Alex Epstein on the roots of the financial crisis:


Too Big To Bail (March 18, 2008)
We need to phase out “too big to fail” and replace it with a free market in banking, which would reward sound long-term lending and borrowing practices and punish irresponsible ones. Otherwise, the next financial market fiasco is just a matter of time. Any doctrine that encourages overly-risky investing, and punishes sound risk-taking is unfair and destructive. We need to phase out “too big to fail” and replace it with a free market in banking, which would reward sound long-term lending and borrowing practices and punish irresponsible ones. Otherwise, the next financial market fiasco is just a matter of time.

Subprime Meltdown and Project Lifeline: Collaboration or Intimidation? (March 9, 2008)
What today’s market desperately needs is for lenders and borrowers to bear the full consequences of their own bad decisions, and for the government to stop manipulating the market, violating property rights, and inviting future disasters.

Take Responsibility for Your Decisions: An Open Letter to Borrowers and Lenders (June 5, 2008)
Throughout the housing crisis, we have heard demands from spokesmen for desperate homeowners, banks, and investors for every variety of government bailout. But there is one group from whom the nation has not heard: the millions of Americans who, like me, had nothing to do with the crisis, who entered into mortgage contracts they could meet or who refused to buy at exorbitant prices, but who will be forced to pay the bills for these bailouts. If we had a spokesman, this is what I wish he would say.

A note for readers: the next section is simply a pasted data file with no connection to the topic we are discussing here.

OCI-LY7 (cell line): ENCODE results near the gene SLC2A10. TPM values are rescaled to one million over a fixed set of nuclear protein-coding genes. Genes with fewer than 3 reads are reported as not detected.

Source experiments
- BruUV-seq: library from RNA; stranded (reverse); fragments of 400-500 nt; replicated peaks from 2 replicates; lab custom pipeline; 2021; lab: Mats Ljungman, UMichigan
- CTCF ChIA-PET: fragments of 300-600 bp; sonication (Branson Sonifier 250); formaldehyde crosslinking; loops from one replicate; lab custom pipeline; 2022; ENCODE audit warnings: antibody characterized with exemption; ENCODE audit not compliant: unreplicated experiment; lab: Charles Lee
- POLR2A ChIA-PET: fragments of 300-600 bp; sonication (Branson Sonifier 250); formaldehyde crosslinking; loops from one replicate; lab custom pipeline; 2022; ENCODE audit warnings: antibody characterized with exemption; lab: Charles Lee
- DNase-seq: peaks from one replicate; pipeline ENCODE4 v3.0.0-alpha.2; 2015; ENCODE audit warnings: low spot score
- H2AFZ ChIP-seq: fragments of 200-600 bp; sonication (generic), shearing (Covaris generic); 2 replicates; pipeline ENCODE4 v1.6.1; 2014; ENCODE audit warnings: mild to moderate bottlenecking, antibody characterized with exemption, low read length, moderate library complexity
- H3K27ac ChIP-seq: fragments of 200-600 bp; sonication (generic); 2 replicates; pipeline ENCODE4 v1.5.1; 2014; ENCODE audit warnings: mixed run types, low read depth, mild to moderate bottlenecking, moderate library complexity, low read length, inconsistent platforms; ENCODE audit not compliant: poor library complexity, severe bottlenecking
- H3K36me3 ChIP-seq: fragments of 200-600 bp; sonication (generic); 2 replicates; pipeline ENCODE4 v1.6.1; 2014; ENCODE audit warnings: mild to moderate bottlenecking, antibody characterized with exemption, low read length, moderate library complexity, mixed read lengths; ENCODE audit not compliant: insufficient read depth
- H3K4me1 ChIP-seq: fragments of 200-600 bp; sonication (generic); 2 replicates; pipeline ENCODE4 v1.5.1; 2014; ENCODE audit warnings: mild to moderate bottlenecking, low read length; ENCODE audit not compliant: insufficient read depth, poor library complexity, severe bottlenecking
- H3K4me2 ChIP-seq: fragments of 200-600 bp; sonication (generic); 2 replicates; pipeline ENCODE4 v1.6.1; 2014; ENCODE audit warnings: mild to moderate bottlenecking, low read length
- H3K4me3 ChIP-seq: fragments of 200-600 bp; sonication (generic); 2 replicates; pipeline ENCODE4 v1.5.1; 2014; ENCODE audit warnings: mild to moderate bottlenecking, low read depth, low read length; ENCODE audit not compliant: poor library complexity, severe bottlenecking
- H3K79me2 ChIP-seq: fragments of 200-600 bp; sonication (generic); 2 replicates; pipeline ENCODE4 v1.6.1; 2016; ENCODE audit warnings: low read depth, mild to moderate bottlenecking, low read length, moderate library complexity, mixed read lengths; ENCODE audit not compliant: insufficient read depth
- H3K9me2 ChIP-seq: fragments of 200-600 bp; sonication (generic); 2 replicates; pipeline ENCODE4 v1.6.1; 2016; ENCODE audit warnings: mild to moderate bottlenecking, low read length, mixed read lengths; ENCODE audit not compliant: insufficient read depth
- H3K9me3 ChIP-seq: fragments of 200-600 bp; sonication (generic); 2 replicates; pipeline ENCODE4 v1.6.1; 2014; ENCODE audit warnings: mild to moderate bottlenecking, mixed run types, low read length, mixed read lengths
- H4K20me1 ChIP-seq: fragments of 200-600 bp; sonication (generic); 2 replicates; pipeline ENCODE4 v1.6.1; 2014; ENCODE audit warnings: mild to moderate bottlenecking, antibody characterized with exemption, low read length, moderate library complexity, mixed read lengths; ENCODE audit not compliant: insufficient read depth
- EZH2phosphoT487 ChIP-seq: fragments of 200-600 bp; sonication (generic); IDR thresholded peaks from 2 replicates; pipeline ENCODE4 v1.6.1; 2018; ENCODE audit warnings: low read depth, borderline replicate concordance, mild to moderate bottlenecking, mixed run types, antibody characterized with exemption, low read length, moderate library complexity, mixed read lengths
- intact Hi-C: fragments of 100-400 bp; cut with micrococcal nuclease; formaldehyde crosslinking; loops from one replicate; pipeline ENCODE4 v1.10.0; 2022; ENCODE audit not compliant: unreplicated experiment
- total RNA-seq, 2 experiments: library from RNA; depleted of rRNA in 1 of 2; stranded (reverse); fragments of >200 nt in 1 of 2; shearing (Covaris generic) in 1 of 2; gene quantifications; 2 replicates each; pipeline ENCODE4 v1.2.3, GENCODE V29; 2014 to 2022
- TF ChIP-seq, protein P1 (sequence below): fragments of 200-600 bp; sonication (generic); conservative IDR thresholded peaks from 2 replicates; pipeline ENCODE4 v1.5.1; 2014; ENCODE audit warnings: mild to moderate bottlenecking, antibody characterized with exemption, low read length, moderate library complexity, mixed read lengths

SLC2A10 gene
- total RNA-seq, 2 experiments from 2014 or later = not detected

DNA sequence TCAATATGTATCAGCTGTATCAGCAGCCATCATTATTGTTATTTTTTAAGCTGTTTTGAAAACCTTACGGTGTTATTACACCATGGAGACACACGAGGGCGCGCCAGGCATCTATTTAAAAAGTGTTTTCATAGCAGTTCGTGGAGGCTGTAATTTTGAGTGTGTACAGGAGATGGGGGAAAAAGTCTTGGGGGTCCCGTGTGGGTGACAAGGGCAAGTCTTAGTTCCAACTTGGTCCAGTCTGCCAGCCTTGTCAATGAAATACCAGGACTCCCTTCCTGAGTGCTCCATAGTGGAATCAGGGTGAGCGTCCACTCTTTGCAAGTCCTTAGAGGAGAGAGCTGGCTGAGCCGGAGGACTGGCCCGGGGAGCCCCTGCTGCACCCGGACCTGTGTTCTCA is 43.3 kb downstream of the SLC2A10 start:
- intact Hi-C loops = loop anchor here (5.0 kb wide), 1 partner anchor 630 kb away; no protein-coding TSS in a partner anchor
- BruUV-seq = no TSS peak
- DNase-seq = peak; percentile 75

The Injustice of “Doing Something” about Subprime (November 7, 2007)
As we witness large numbers of defaults on subprime loans–loans extended to those with no credit or bad credit–many are calling for the government to do something to stop the suffering. At the same time, many recognize that a bailout of struggling homeowners would be wrong. Thus, we see a growing list of proposed solutions that purport to save the day without a bailout: “borrower assistance” programs to refinance defaulting mortgages, crackdowns on “predatory lending” practices, or laws restricting mortgages the government deems too risky. In fact, regardless of how these proposals are described, all embody the essence of a bailout: they absolve individuals of responsibility for their bad decisions–and force those who did nothing wrong to pay the price.
 

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